By: Ali Elizabeth Turner
General Chuck Yeager departed this earth on December 7, the 79th anniversary of the attack on Pearl Harbor. He was 97 years old, and is considered by many to have been the greatest military test pilot of all time. He served from 1941 to 1975, first in the Army and then the Air Force. As far as military conflicts are concerned, General Yeager was in WWII, the Korean War, and the Vietnam War. He was involved in the Cold War, flying to Russia, and at the age of 79 he flew an X-15 to nearly 1,000 mph at Edwards Air Force Base in 2002. All in all, Yeager flew more than 360 different types of aircraft.
During WWII, Chuck Yeager became a Double Ace, and is credited with both downing over a dozen enemy aircraft, then getting shot down, and then escaping capture. After the war, he became the first man to break the sound barrier in 1947.
NASA Administrator Jim Bridenstine called Yeager’s death “a tremendous loss to our nation.” He went on to say, “Gen. Yeager’s pioneering and innovative spirit advanced America’s abilities in the sky and set our nation’s dreams soaring into the jet age and the space age. He said, ‘You don’t concentrate on risks. You concentrate on results. No risk is too great to prevent the necessary job from getting done.’”
The story of Yeager’s exploits during WWII caused him to be considered by his peers as a man having “the right stuff.” There is hardly any higher honor that colleagues can bestow on each other, and inarguably it was well deserved. After being shot down in France, it was the French Resistance, known as the Maquis, that helped him to escape to Spain. Before leaving the Resistance fighters he helped them make bombs. At the time, if someone escaped capture in enemy territory, they were described as “evaders.” While that was certainly an honor, there was an understandable prohibition against sending them back out into the same territory in the event that they were shot down again, captured, tortured, and exposing Maquis members because of previous exposure.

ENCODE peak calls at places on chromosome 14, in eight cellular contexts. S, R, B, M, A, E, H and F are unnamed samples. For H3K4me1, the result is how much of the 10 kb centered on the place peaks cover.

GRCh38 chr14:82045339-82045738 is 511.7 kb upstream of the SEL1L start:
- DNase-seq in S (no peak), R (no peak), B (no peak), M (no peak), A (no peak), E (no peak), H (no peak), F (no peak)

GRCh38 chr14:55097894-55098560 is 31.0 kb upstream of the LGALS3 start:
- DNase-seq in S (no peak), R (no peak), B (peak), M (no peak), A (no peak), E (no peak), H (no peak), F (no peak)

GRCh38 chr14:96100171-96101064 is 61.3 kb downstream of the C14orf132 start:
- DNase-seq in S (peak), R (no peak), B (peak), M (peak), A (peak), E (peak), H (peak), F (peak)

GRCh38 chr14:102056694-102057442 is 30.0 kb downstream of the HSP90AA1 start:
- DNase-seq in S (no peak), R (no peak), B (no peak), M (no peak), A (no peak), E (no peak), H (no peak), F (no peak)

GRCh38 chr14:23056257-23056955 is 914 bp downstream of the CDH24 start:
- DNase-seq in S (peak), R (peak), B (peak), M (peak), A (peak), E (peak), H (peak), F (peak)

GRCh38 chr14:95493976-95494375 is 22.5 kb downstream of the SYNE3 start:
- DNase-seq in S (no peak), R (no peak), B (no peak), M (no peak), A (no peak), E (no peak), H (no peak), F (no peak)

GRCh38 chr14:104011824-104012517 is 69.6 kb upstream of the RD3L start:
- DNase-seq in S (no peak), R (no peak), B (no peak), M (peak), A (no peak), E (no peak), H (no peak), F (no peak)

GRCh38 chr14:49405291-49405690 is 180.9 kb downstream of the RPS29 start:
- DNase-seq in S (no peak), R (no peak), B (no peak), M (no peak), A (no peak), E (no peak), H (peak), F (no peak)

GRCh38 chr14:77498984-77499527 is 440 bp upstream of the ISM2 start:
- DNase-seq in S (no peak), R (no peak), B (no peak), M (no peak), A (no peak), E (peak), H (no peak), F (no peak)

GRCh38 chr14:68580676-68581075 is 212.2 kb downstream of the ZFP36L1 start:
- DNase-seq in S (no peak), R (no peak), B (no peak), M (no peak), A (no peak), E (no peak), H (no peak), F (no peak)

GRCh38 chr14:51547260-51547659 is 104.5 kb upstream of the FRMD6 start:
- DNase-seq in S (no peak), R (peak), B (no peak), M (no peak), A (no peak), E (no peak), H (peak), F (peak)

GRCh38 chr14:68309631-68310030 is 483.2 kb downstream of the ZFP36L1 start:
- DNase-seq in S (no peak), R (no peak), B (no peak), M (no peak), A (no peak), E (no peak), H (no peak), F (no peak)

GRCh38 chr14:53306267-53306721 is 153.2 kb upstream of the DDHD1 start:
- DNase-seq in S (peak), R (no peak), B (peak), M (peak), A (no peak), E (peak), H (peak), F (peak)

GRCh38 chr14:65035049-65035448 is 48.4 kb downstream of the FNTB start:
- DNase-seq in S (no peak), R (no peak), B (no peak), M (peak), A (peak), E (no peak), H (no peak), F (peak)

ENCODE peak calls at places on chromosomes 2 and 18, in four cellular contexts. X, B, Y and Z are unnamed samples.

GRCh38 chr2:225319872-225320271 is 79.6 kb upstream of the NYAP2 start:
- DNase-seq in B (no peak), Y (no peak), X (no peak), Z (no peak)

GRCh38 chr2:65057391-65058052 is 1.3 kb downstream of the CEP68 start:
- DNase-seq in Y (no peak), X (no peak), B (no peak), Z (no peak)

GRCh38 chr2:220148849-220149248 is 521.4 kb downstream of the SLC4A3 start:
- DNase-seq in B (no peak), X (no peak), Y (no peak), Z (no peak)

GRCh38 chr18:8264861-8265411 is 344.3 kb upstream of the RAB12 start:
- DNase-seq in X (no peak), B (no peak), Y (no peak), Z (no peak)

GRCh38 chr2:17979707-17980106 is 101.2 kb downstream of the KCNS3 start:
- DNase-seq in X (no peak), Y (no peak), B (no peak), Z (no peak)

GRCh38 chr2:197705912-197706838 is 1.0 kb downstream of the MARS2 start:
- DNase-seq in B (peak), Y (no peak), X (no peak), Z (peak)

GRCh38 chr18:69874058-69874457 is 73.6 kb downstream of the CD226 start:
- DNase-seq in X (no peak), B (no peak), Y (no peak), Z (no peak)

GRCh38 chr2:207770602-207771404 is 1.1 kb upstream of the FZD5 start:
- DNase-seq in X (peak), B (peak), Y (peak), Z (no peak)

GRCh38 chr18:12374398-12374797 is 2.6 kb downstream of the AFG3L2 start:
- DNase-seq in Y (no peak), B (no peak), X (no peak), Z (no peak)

Yeager appealed all the way to General Dwight D Eisenhower, the Supreme Commander of the Allied Armies, and convinced Ike to let him “get back after it.” Ike was bound by the War Department to get special permission for Yeager to return to combat flight, and it was granted. Yeager got back in the cockpit just after D-Day and “stayed there” until 1975.
There is always a story behind a story, and that is the case with the events that led up to the 1947 flight that broke the sound barrier. Two days prior, Yeager had been out riding horseback with his wife, had a riding accident, and broke two ribs. He did not get taped up by a military doc, but rather saw a civilian MD so he could avoid being scrubbed for the flight. Because of the amount of pain he was experiencing, he couldn’t close the hatch of the experimental aircraft by himself, so a buddy came up with a device that used the end of a broom handle to help him close the hatch, take to the skies, and make history.
That is why the guy was known as someone who had “the right stuff,” and may Brigadier General Chuck Yeager rest in peace.
By: Ali Elizabeth Turner